In Blackbird, playwright David Harrower invites us to witness a deeply unsettling conversation.

The lasttime they met, Una was a 12-year-old child and Ray was a 40-year-old child abuser.  After 15 years, Una has shown up at Ray’s office to try to understand how he has been both an example of love and a perpetrator of mistreatment.

Even though Blackbird gives full weight to the damage caused by sexual abuse, the script also acknowledges Ray’s humanity,and David Bloom, who plays Ray, does so with a passion and dignity that made it impossible for me to despise the character.

Stephanie Elgersma’s Una is both naïve and bold—and the shift from one aspect to the other gave me goosebumps. Elgersma allows Una to speak with her eyes. In them, I saw a river of blood and an absence of childhood.

Director Omari Newton’s blocking is repetitive, but he has also added a masterful touch: audience members who are too uncomfortable to sit in the room with Ray and Una can watch them from a safe distance on television.

Remaining performances at Shoreline Studios on September 7 (8 p.m.), 8 (2 p.m. and 8 p.m.), 9 (2 p.m.), 10 (8 p.m.), 13 (8 p.m.), 14 (8 p.m.), 15 (8 p.m.), and 16 (2 p.m.) > Sarvin Esmaeili


This is a guest review.

Sarvin Esmaeili currently studies at Studio 58. She is a passionate 19-year-old theatre artist who cares a lot about diversity, inclusion and creating her own theatre and music. Sarvin is fluent in three languages: Farsi, English, and French. She loves reading, travelling, writing and going to the theatre. She is a co-playwright/performer of One of a Kind at the 2018 Vancouver International Children’s Festival and Doors of Choice and Identity at Vancouver Youth Theatre. She has done community theatre at Evergreen Cultural Center, Place des Arts and Pinetree Secondary’s Treehouse Theatre.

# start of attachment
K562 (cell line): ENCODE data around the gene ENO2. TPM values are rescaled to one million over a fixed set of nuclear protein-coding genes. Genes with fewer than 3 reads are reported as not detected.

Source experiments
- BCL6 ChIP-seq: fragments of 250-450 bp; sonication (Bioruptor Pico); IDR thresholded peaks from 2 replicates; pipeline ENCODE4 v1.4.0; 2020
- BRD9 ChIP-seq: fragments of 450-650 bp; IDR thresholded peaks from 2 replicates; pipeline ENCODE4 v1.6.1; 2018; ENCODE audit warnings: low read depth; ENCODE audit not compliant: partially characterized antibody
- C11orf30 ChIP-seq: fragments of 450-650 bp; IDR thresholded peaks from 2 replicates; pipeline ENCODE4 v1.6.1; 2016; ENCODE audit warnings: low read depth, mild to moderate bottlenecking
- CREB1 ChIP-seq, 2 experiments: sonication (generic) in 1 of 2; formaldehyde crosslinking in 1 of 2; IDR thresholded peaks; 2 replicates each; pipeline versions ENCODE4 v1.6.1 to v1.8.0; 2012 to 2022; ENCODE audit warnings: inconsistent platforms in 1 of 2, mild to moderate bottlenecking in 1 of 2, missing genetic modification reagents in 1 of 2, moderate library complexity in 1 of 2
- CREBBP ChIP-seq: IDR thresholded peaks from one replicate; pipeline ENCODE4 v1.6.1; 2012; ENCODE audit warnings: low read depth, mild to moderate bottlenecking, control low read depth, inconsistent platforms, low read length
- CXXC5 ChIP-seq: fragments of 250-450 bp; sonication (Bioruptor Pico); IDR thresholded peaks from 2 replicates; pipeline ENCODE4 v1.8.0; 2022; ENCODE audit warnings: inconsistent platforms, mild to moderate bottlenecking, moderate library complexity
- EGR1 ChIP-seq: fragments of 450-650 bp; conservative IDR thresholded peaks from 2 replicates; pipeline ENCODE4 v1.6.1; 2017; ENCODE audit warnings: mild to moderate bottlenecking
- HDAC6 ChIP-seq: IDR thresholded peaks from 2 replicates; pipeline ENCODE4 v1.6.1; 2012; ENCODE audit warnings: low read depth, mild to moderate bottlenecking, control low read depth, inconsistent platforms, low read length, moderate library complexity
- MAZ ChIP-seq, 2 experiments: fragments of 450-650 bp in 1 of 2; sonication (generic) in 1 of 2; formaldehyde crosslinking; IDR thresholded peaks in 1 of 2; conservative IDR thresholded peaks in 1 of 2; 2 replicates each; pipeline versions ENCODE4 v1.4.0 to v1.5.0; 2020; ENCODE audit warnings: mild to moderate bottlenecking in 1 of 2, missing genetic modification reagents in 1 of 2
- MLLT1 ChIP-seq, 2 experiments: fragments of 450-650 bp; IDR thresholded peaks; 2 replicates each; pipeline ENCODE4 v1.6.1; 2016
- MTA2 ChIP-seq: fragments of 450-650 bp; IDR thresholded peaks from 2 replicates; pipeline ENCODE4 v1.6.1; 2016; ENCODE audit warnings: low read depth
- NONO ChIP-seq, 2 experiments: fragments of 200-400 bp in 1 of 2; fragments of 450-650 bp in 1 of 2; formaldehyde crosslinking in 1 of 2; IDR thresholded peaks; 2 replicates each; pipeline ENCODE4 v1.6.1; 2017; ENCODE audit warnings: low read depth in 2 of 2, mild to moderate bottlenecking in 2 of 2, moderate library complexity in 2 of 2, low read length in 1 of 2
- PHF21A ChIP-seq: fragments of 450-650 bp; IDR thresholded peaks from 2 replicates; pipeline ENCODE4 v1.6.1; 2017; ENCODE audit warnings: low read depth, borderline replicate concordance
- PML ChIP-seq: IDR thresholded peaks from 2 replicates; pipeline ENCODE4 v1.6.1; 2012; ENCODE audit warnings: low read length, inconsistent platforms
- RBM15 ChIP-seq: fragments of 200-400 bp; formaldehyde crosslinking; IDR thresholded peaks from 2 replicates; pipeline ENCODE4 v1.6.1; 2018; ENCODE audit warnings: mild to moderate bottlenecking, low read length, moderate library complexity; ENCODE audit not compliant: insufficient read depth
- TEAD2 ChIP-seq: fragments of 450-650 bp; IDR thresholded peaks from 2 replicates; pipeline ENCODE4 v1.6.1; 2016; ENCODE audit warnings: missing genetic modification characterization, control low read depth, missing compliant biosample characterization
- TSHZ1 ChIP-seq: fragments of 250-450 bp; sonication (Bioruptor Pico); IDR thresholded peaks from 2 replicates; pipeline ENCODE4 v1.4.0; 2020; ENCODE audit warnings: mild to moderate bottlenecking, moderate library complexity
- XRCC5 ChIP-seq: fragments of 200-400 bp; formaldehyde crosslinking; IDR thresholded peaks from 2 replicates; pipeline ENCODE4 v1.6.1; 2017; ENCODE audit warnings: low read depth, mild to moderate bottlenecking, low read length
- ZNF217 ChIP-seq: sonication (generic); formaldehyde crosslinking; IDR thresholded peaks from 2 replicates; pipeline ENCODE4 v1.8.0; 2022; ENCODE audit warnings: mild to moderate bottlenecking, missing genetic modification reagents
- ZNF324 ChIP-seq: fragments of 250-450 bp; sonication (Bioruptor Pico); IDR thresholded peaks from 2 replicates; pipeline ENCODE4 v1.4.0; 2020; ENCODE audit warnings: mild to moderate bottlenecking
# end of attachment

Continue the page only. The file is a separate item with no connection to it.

Sign up—free!—for Colin Thomas’s FRESH SHEET and get daily reviews from the Vancouver Fringe. (During the regular season, FRESH SHEET is stuffed with the world’s most fascinating theatre news. Here’s a taste.)

And, because theatre needs informed, independent criticism if it’s going to thrive, check out Colin’s Patreon campaign. (It takes a village to feed a critic.)




About Colin Thomas

Colin Thomas is a Vancouver-based editor, an award-winning playwright, and an established theatre critic. Colin helps writers unlock the full potential of their novels, short stories, screenplays, and children's books.

Leave a Reply

This site uses Akismet to reduce spam. Learn how your comment data is processed.

Sign up—free!—

YEAH, THIS IS ANNOYING. But my theatre newsletter is fun!

Sign up and get curated international coverage + local reviews every Thursday!